The Postman: Original Score
|Artist:||James Newton Howard|
|Label:||Warner Bros / Wea|
This is the story of a lie that became the most powerful kind of truth. A timeless novel as urgently compelling as War Day or Alas, Babylon, David Brin’s The Postman is the dramatically moving saga of a man who rekindled the spirit of America through the power of a dream, from a modern master of science fiction.
He was a survivor—a wanderer who traded tales for food and shelter in the dark and savage aftermath of a devastating war. Fate touches him one chill winter’s day when he borrows the jacket of a long-dead postal worker to protect himself from the cold. The old, worn uniform still has power as a symbol of hope, and with it he begins to weave his greatest tale, of a nation on the road to recovery.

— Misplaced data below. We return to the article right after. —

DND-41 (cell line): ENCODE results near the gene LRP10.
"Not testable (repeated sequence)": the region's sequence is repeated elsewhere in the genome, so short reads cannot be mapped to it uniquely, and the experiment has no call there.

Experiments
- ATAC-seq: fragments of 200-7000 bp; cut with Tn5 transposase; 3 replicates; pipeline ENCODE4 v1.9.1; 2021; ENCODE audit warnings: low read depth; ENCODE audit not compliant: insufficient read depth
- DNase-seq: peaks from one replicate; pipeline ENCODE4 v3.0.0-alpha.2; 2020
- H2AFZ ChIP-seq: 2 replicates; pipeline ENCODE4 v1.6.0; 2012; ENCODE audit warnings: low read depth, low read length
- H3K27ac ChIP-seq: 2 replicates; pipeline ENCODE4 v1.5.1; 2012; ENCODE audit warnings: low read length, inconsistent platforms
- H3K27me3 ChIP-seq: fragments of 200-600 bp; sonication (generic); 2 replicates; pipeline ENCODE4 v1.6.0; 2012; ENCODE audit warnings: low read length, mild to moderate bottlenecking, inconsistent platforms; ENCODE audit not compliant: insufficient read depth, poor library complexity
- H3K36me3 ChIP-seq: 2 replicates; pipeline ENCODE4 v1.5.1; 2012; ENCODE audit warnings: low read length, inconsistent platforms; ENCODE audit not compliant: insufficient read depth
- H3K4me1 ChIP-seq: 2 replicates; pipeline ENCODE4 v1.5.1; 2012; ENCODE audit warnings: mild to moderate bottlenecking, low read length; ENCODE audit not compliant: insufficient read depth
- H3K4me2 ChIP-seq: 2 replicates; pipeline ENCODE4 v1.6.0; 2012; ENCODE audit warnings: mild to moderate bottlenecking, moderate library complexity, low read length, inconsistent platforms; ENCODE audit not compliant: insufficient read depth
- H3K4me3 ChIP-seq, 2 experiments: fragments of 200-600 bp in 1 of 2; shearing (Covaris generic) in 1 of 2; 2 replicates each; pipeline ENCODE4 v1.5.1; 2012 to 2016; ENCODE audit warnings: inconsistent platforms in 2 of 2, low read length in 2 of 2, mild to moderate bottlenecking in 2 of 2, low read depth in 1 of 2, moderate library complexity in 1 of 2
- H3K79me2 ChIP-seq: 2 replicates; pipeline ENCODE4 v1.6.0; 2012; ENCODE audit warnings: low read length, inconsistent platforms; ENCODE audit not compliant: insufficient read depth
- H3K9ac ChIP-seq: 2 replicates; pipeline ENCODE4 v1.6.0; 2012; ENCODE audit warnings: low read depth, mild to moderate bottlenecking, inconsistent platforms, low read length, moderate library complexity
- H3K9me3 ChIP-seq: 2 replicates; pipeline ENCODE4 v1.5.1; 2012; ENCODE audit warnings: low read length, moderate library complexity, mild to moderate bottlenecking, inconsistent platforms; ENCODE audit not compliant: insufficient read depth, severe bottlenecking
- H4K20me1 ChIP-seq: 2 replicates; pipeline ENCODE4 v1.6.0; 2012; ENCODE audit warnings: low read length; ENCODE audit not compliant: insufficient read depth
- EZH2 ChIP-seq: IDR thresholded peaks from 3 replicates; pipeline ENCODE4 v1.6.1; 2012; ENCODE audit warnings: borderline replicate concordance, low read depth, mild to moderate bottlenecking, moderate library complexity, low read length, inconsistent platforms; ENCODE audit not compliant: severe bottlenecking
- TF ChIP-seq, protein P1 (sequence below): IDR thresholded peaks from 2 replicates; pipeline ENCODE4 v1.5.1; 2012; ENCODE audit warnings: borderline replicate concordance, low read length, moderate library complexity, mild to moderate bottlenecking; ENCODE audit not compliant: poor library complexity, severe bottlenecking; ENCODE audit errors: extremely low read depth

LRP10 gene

Falling from the Oscar-winning glory of Dances with Wolves to the opposite end of the critical and box-office scale, Kevin Costner must have been deeply humbled when this three-hour postapocalyptic tale—his sophomore effort as a director—was greeted with a critical thrashing and tepid audience response. One of the most conspicuous flops of its decade, the 1997 release must have seemed like a sure thing on paper: a kind of futurist Western starring Costner as a charismatic drifter-turned-hero who leads the resistance against a military tyrant (Will Patton)…